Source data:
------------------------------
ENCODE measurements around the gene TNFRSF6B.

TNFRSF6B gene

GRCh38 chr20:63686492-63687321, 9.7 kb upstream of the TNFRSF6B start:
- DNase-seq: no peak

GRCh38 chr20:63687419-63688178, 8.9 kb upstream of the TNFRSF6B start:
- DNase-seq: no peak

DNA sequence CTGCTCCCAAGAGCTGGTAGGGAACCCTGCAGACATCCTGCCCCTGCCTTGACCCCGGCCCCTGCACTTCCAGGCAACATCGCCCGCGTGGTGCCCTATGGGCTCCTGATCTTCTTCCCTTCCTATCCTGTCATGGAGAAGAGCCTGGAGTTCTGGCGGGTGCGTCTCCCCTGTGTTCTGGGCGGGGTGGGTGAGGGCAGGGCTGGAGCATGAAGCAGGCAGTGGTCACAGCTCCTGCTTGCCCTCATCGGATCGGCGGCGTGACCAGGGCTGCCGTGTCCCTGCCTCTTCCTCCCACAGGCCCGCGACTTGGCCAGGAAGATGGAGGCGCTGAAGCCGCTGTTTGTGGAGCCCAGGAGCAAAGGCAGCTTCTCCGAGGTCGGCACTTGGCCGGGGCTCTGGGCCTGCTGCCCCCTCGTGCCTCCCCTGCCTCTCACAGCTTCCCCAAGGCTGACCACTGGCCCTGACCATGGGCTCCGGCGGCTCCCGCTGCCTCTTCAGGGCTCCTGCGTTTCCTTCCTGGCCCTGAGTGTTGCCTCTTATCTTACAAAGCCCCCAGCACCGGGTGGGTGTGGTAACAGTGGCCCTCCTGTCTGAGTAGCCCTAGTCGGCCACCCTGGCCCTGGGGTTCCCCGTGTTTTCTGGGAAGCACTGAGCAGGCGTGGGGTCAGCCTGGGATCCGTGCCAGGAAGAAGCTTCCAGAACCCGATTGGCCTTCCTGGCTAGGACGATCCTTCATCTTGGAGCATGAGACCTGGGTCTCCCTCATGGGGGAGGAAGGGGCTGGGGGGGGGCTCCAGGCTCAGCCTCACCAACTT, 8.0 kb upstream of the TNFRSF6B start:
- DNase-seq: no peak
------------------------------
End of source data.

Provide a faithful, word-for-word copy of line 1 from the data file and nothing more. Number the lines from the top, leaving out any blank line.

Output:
ENCODE measurements around the gene TNFRSF6B.